The most coveted photo, only possible at midday between late spring and early fall, involves capturing the shafts of sunlight that sometimes stab down into the canyon through cracks in the rock above. They only become visible — looking like a cross between a “Star Trek” tractor beam and a column of smoke — when they encounter floating dust and sand particles. This can happen naturally, as wind often sweeps sand into the canyon from the mesa top above. But the guides helpfully kick and toss sand into the air when the light is just right, to make sure everybody gets a chance to capture that dream image.
Until recently, the only way out of the canyon was to go back the way you came, which made for some serious congestion as groups traveling in opposite directions tried to squeeze past each other in the narrow chasm. But the Navajo Nation has installed an elaborate network of steel walkways, ramps and staircases to lead guests from the exit at the upper end of Antelope, onto the canyon rim above, across the slickrock, and then back down to the parking area near the entrance. Now it’s a loop, and traffic mostly moves one way.
The entire tour lasts 90 minutes. Of that, maybe half is spent actually in the canyon.
Trophies and memories
Given the weird artificiality of the tour, it is easy to be distracted from the visual extravagance of the canyon itself. It’s just flat-out gorgeous. That’s the reason for the awe part of my awe-dismay reaction. There’s something about the way the sandstone has been eroded by storm flows into voluptuous curves, coupled with the colorful banding of the rock itself and the canyon’s relatively compact dimensions — not as deep as most slots, it is really quite short, lending it an intimate feel — that confer upon it a unique and graceful aesthetic power.
I got the shot I wanted, the same shot everybody wants and many get. But the process was so far removed from my usual approach to photography (lots of time to explore, assess, compose, experiment with settings and vantage points, to absorb the spirit of the place I’m visiting and try to capture it in the frame) that it left me unsatisfied.
Which prompted me to interrogate my own intentions and expectations when I make and share photographs from our travels.
At the most basic level, I’m collecting souvenirs. Editing my images, like writing about the journey, allows me to experience it a second time, prolonging and deepening the experience. Each December, I create wall calendars based on photos from that year’s trips, so that Leslie and I can be reminded of those great memories even as we are creating new ones in the following 12 months. And it’s enjoyable to show friends and family pictures of the places we’ve been. I assume it is enjoyable for them as well. They ask to see them, after all.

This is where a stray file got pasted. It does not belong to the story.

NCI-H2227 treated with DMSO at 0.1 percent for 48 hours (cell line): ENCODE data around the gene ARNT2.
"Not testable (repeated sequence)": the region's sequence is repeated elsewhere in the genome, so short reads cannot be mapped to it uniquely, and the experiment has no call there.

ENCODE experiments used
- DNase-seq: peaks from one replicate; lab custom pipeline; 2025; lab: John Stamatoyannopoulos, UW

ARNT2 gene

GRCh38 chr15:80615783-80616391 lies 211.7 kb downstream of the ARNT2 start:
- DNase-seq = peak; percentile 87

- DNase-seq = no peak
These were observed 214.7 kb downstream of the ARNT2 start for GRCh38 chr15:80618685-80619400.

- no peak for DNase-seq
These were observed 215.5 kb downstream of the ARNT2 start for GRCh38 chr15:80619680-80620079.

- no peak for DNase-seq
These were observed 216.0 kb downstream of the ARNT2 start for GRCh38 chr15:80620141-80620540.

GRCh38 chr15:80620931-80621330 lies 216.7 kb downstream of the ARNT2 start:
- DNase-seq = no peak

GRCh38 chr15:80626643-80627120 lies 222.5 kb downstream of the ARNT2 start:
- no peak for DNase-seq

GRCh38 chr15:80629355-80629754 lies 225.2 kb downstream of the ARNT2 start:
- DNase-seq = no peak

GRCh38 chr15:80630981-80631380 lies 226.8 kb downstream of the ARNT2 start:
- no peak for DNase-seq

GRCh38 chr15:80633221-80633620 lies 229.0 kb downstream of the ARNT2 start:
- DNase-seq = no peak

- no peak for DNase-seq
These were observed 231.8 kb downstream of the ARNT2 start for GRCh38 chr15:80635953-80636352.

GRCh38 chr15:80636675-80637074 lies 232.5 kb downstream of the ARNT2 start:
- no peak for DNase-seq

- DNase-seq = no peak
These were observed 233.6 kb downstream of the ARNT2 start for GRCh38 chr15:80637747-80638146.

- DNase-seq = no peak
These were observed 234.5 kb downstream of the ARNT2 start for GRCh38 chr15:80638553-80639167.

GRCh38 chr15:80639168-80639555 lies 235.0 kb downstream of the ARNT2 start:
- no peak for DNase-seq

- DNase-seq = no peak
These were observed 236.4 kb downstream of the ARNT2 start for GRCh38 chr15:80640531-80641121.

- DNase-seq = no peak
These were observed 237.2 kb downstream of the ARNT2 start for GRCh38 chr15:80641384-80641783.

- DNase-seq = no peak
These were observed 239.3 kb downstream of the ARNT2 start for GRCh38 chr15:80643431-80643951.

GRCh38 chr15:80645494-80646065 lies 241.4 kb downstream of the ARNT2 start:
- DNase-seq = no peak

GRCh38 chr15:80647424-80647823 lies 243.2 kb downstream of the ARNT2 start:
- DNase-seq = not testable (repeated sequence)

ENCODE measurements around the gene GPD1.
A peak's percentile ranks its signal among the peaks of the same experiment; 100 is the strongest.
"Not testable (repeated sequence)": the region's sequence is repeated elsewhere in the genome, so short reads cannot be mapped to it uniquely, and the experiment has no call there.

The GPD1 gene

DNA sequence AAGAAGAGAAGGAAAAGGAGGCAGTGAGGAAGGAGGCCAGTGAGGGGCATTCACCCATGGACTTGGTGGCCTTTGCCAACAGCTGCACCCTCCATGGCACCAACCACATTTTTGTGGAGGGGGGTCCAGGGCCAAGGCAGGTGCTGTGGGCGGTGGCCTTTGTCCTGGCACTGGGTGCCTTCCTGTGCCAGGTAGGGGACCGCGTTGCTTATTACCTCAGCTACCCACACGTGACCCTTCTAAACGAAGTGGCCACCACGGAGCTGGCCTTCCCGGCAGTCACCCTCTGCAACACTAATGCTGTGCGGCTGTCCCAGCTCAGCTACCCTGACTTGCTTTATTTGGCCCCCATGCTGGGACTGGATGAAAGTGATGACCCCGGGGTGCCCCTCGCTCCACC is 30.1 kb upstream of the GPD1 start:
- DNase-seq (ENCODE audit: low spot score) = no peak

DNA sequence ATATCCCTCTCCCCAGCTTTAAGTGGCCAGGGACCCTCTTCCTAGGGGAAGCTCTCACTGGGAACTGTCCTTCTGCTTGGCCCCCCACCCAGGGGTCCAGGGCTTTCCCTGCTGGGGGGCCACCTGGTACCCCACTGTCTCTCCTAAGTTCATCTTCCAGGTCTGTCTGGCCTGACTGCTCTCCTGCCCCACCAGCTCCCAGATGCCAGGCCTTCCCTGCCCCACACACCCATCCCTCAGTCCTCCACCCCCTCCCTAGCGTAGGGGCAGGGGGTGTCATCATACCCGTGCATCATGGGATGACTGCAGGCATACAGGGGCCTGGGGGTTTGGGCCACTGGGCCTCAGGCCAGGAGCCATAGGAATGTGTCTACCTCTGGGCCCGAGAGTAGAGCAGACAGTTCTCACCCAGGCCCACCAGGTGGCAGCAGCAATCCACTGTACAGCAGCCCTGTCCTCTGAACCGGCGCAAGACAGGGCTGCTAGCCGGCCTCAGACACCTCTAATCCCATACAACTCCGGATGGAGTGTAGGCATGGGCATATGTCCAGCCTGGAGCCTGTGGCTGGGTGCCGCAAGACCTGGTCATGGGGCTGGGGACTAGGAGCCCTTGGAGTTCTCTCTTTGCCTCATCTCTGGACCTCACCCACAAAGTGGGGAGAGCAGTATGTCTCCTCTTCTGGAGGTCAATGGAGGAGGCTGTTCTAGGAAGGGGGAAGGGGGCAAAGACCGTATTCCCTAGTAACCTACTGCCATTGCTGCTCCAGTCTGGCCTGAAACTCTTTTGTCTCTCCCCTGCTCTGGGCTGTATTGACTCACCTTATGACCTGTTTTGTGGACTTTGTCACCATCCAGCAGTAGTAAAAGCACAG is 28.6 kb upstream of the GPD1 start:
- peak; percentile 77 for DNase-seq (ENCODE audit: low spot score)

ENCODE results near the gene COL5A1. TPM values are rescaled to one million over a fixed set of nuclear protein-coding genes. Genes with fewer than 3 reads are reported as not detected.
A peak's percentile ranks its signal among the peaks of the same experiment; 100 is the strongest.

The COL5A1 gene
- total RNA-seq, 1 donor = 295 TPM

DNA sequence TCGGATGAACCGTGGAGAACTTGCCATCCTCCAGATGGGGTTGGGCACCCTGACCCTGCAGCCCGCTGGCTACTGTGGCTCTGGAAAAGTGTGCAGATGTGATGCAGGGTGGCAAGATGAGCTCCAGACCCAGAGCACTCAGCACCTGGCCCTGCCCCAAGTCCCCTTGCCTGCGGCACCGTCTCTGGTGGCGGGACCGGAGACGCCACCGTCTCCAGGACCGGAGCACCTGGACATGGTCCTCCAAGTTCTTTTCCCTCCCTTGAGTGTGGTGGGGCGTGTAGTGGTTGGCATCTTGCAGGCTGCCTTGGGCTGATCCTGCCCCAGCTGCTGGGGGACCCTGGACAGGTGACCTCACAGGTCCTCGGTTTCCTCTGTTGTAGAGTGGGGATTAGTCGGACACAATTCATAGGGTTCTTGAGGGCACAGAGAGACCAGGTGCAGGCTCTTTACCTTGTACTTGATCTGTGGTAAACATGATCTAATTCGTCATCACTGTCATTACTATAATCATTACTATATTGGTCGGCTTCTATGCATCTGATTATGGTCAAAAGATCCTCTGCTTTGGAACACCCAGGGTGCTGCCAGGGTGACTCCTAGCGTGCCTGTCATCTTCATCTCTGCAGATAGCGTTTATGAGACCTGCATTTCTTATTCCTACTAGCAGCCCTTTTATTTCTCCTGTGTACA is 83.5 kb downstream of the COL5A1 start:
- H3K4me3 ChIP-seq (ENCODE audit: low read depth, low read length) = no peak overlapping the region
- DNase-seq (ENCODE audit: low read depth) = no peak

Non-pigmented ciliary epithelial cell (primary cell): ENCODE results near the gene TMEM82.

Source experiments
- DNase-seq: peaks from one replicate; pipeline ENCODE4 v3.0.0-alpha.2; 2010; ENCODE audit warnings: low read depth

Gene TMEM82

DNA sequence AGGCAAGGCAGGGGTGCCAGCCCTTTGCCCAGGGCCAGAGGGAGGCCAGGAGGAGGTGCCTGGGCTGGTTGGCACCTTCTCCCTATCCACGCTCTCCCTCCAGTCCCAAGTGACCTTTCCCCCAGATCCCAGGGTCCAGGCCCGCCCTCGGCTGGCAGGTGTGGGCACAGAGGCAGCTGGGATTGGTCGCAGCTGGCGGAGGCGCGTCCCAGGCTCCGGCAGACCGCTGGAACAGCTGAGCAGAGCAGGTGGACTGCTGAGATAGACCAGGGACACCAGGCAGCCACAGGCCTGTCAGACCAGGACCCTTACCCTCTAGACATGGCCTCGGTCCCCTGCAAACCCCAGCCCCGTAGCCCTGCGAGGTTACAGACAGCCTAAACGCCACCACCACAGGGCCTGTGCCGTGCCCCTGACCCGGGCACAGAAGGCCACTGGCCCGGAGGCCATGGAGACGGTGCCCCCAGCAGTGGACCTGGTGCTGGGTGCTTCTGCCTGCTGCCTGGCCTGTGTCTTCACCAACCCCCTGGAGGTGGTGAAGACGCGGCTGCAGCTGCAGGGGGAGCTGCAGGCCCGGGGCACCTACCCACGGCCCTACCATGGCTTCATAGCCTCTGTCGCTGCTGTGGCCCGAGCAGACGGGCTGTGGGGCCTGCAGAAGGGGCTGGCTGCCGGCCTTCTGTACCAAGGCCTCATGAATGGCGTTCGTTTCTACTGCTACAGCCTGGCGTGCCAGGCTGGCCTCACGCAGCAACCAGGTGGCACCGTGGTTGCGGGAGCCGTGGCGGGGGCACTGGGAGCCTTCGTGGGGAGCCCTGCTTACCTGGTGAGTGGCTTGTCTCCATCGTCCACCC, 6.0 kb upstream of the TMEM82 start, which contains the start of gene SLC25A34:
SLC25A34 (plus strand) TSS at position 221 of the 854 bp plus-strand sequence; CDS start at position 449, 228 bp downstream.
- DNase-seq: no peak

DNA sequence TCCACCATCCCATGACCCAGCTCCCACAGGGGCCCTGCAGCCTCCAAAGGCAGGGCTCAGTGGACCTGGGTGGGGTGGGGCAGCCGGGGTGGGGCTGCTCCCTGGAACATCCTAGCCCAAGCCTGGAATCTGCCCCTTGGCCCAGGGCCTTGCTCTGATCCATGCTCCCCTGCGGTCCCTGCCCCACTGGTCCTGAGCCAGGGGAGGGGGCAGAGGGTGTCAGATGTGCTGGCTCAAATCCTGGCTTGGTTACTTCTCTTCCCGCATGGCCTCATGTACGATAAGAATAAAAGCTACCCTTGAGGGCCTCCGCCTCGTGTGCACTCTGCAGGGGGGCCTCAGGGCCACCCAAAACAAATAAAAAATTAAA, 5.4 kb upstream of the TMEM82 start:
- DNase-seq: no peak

Publishing photos is a different matter. Motivation for public sharing is trickier to navigate now, when so many people appear to be using social media to present artificially constructed visual versions of their lives for public consumption. There are a variety of motives on display: commercial, psychological, emotional. For some who post an endless stream of selfies shot in iconic locations, it may be an act of appropriation, an effort to assert temporary ownership of a famous landscape feature through public association with its beauty. For others, it’s nothing more complicated than a way of saying “I was here” without committing vandalism.
Leslie and I sometimes include each other in our shots, but the photos I publish in this journal and on my website are mostly of landscapes, the plants and animals that inhabit them, and the marks that humans have left on them over the millennia. They’re intended to illustrate stories, perhaps convey some truth about the beauty and complexity of our world, and to express my feelings and thoughts about being out in it. I share them also in the hope that others will appreciate what’s out there, perhaps be motivated to visit these places themselves, and in so doing, come to cherish, value and protect them.
Or at least that’s what I hope I’m doing. And in this context, my trophy shot of a sunbeam in Antelope Canyon makes me uneasy for a single reason: It does not tell the whole truth about that place and my experience in it. It’s a lovely fiction.
But that doesn’t mean I won’t print it and hang it on a wall in my home. It is beautiful, and that’s a good reason for making and sharing photographs, too.
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Nice work, John, it's helpful to me as I consider whether to make this trip ...
There you go again, puncturing another 21st century myth that the life I share on social media is the life I actually lead. Loved this piece, John.